Diary of a Hay Festival Steward – Illustrating Films, Tolkien, Skeletons and Hay Mela – the Last Day!

Hay Mela musicThe fun part of stewarding at Hay is that you never know what to expect. The venues change each day, some events get cancelled, and new events are organised. Day 6 began with another delicious cooked breakfast, and the discovery that two of our events had been cancelled – leaving gaps in the afternoon and an early finish, so I decided to try stewarding in a different venue…   

Our first event was a presentation from Alan Lee, illustrator for the Lord of the Rings films. I hadn’t realised before that these films rely so much on intricate illustrations, which are then adapted using technology, so that what we see on screen is a merging of actors, drawings, physical props and photography.

Other events that morning included a real skeleton and a bit of a biology lesson, an interview with Alastair Sawday about travel writing, and a discussion on migration from Tahmima Anam. I had a second go at running around with the microphone for the questions – not an easy task at all, especially if the person directing isn’t used to how these things work.

Wales Arts Review magazineI then went to steward in the Starlight Stage, where there was a Wales Arts Review event (part of a series of events entitled ‘Hay Mela’ for the India-Wales project ‘Valley, City, Village’ and the launch of the first ever print version of the magazine). It was fascinating to hear three Welsh writers and three Indian writers reading their poetry and talking about their visits. I particularly enjoyed Siôn Tomos Owen’s poem about India, a series of impressions and snippets of speech which really capture the flavour of a tourist experiencing India for the first time:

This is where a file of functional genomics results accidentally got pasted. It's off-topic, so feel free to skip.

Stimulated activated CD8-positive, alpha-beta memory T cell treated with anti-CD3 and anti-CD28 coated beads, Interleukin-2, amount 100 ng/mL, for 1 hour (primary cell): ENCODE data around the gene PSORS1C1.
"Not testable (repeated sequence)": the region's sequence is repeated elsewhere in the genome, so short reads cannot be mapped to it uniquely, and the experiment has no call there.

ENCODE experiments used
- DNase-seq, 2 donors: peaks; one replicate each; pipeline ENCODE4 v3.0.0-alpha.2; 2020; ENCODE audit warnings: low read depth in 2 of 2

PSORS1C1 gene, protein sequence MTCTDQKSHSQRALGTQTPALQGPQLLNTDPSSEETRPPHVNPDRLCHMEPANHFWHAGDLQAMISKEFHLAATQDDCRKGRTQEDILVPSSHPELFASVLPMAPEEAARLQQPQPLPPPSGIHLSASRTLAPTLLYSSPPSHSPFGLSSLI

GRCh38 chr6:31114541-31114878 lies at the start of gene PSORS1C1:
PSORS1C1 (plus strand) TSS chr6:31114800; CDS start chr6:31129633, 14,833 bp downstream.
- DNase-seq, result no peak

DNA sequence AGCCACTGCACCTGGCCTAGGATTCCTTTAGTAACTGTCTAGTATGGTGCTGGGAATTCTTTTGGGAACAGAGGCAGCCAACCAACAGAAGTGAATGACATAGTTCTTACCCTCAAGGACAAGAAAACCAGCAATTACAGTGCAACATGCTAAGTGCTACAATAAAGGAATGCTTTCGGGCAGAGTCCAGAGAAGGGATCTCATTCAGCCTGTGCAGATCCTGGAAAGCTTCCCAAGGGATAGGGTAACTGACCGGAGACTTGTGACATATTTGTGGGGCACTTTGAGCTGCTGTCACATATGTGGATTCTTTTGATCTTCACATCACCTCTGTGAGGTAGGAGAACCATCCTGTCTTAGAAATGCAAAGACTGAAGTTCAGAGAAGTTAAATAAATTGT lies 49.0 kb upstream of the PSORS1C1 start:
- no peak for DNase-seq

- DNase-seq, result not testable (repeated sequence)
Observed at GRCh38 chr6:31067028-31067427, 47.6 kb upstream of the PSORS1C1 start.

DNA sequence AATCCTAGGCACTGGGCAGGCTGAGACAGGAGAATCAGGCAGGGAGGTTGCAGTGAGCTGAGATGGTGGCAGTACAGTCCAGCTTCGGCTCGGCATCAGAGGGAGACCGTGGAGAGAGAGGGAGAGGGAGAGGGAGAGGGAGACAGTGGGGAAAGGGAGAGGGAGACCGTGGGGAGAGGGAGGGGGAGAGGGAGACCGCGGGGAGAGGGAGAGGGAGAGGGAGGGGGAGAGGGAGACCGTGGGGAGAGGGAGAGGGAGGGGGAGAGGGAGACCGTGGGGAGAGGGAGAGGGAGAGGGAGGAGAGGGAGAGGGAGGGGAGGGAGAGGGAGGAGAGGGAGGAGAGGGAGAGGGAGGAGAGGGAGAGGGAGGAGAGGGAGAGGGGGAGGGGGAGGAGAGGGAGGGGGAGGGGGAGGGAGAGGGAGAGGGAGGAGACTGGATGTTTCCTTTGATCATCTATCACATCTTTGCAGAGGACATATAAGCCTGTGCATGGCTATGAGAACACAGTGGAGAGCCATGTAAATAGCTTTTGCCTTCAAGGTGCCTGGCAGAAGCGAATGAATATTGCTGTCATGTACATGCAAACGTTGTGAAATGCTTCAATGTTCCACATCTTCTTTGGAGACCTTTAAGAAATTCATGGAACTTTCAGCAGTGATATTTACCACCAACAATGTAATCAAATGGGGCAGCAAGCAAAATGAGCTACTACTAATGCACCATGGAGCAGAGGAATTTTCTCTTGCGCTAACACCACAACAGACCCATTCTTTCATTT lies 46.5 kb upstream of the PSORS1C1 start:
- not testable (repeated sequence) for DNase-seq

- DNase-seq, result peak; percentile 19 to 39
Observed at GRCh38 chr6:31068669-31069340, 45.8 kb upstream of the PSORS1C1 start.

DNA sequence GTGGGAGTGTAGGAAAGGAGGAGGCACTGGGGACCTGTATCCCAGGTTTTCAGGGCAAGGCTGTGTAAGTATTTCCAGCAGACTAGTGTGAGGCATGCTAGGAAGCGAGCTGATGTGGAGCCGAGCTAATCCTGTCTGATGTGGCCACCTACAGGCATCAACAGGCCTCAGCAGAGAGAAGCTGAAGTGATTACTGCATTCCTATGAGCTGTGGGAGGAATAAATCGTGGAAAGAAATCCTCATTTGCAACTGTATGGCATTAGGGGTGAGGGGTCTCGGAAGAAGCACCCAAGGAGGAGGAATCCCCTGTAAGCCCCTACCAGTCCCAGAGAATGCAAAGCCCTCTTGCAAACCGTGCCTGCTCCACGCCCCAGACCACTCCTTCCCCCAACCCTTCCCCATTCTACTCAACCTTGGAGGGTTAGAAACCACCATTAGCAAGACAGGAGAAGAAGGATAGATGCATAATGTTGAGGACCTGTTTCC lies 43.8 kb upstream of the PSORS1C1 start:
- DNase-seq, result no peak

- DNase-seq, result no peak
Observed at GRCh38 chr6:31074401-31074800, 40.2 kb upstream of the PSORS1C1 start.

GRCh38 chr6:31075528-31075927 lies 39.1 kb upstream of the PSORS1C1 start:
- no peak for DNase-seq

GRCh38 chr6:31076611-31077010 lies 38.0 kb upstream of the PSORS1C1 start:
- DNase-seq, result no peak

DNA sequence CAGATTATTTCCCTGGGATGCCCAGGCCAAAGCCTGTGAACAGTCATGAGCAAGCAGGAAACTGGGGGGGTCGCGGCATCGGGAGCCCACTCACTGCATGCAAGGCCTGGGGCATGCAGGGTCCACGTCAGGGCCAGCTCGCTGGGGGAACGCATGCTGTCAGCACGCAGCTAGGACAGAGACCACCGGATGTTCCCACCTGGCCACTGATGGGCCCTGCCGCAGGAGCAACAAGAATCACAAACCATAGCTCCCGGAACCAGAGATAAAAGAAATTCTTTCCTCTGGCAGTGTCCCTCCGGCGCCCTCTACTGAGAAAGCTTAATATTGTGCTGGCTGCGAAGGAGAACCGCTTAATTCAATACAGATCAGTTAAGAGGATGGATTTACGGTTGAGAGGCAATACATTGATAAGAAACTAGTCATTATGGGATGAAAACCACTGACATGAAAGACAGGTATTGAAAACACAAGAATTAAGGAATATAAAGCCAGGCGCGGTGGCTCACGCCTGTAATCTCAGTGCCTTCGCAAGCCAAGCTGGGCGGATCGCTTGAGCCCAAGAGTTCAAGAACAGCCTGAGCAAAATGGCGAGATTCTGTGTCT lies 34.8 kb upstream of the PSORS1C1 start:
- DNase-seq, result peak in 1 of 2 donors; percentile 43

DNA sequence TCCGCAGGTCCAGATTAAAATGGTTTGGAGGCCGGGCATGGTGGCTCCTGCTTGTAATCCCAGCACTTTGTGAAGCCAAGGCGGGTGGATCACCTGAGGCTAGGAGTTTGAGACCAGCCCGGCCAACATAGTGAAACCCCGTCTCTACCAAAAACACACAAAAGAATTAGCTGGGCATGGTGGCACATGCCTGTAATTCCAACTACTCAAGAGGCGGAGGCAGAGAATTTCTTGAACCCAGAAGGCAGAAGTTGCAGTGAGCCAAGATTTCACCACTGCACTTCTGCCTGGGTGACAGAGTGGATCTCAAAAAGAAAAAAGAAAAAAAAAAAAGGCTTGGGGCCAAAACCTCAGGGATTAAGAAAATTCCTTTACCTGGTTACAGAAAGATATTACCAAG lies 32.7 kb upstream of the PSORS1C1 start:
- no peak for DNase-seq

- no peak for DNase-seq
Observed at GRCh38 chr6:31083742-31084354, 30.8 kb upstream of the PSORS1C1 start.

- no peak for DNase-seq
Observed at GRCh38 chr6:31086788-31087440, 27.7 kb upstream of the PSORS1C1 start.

“Walk a bit, then a bit, then another bit,
Get lost, how much’ll this cost…?
Dur that’s cheap
Beep beep beep beep
Call a cab, taxi cab, tuk tuk, rickshaw
Passing stalls…”

I then returned to the Baillie Gifford for the final event there, and had my last Hay Festival meal. It was difficult to say goodbye to my fellow stewards, and very tempting to change plans and stay for one more day! Last year I stewarded at the Tata Tent, and I have definitely preferred stewarding at a smaller venue this year, as it gives you more of a chance to get to know your fellow stewards, even though you don’t get to see all the big names.

I returned to the Starlight Stage for the final Hay Mela event – a fusion of Welsh folk, Indian classical, rock and jazz – like nothing I have ever heard before! It was incredible, but I think I’d have enjoyed it much more if I hadn’t had to stand up for the whole hour.

Hay Mela - music bandThere was a mad dash to the shuttle bus, in an attempt to beat the crowds coming out of the Will Young concert, and I finally made it back to the tent for a very well deserved rest.

Stewarding at the Hay Festival has been an amazing, exhausting and inspiring experience, but there does come a time when one has to return to the real world, complete with a set of books and a pair aching feet!